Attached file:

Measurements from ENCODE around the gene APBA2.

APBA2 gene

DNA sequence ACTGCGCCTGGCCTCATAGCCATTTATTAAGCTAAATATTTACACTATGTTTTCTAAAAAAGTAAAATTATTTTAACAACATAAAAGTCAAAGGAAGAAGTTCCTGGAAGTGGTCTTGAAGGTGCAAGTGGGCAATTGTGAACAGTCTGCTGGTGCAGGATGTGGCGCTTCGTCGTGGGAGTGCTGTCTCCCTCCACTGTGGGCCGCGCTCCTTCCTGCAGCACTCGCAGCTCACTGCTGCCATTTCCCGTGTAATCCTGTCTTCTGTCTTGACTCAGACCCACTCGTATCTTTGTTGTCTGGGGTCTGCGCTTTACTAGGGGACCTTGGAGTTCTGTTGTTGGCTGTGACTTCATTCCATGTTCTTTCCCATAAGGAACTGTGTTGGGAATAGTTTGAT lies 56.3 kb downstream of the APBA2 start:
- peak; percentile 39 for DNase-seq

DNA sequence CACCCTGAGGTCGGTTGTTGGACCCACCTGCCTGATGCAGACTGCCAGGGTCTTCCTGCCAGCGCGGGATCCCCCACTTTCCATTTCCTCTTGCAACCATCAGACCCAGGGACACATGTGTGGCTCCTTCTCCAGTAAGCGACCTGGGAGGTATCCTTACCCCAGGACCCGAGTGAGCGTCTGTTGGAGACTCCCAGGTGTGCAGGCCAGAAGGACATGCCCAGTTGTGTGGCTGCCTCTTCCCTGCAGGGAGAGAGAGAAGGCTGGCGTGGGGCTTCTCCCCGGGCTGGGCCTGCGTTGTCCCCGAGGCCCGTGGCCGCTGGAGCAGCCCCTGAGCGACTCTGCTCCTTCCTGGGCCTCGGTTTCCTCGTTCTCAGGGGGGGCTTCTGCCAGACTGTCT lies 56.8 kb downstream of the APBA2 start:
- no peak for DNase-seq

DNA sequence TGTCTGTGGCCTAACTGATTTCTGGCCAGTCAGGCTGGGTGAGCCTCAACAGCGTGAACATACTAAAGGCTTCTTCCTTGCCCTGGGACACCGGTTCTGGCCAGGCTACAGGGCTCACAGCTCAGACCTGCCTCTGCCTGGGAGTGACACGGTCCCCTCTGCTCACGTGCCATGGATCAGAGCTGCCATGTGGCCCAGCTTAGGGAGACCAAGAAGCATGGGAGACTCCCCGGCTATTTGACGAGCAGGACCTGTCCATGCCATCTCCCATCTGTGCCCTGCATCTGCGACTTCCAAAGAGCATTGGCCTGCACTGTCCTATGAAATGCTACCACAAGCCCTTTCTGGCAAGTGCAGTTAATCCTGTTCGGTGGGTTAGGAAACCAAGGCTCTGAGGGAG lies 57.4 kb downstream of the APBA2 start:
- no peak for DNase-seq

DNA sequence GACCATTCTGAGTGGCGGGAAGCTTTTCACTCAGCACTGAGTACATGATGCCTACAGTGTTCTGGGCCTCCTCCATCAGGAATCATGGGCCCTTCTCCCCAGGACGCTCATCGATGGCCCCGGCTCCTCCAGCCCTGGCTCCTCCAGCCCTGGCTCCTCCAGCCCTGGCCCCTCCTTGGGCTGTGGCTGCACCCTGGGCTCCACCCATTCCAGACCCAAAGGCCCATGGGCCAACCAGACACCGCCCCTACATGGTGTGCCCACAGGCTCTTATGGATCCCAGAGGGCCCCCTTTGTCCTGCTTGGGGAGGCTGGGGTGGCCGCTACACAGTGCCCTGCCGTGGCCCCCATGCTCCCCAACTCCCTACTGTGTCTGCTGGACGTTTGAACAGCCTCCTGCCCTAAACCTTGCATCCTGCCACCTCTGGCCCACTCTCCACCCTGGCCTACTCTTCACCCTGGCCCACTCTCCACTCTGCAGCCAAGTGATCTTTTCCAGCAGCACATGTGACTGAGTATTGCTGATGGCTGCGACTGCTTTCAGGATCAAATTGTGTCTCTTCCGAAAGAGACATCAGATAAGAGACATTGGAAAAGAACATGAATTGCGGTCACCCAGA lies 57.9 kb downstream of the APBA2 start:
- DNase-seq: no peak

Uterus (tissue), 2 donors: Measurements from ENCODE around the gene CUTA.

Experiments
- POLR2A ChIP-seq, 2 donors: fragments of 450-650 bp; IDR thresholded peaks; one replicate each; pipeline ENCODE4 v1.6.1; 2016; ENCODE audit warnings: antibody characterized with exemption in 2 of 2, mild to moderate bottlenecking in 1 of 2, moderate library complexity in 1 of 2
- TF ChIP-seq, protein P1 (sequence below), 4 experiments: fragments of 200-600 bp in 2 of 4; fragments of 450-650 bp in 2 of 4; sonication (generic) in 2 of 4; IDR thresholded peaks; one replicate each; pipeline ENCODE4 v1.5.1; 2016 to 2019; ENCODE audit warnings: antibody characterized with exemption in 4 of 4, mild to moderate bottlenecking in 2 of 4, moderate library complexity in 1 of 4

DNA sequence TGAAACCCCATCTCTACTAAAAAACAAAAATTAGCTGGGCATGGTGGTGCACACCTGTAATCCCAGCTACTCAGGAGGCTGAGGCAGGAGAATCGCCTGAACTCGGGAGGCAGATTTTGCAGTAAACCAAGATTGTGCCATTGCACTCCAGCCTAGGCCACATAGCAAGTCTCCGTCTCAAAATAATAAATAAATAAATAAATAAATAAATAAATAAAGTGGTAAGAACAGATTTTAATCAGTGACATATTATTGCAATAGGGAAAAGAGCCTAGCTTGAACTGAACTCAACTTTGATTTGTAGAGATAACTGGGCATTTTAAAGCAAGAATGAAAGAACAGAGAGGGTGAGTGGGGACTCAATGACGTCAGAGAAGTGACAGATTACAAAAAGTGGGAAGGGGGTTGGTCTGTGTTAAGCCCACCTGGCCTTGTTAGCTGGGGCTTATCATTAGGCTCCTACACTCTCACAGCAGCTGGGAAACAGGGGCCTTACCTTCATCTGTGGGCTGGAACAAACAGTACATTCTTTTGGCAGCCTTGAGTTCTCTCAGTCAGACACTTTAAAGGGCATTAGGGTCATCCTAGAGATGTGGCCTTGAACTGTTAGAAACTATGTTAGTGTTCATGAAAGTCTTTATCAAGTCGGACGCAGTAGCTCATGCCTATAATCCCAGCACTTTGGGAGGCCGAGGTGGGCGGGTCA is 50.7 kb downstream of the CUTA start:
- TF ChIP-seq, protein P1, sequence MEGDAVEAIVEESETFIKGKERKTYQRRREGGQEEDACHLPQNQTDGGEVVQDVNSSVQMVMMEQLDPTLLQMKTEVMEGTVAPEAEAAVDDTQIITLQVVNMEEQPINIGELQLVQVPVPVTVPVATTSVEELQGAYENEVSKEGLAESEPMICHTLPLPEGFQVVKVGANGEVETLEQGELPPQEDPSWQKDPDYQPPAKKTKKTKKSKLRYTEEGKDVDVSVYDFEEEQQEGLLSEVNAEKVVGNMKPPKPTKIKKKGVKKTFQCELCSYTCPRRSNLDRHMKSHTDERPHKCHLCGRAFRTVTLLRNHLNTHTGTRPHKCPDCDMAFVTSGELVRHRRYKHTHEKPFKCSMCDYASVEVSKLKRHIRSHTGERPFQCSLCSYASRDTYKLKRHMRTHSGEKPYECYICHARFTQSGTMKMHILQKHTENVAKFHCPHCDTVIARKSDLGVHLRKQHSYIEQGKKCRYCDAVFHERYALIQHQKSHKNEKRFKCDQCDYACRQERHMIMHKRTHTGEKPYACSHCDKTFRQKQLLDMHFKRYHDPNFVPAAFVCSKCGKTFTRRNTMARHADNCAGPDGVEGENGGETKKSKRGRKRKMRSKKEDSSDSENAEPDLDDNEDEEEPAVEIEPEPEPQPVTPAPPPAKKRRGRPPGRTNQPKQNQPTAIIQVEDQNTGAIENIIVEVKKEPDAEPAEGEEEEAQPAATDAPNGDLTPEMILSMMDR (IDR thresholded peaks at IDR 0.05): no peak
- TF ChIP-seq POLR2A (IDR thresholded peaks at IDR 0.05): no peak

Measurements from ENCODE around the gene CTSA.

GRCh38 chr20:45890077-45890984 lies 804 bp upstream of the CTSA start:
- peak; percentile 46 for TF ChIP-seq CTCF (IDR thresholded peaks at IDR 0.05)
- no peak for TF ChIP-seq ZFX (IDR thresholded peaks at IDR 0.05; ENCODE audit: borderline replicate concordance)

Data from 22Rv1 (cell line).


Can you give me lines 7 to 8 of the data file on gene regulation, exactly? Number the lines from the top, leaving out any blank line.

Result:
DNA sequence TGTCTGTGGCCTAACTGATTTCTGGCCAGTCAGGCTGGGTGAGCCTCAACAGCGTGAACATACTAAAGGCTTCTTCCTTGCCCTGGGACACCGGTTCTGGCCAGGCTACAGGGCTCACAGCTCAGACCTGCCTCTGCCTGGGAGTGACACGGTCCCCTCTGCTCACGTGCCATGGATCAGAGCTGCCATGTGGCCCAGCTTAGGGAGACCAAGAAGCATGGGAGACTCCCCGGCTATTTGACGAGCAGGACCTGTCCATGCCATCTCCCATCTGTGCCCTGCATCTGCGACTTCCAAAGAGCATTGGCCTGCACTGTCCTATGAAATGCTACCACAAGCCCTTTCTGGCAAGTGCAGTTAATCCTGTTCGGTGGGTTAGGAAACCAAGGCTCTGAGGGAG lies 57.4 kb downstream of the APBA2 start:
- no peak for DNase-seq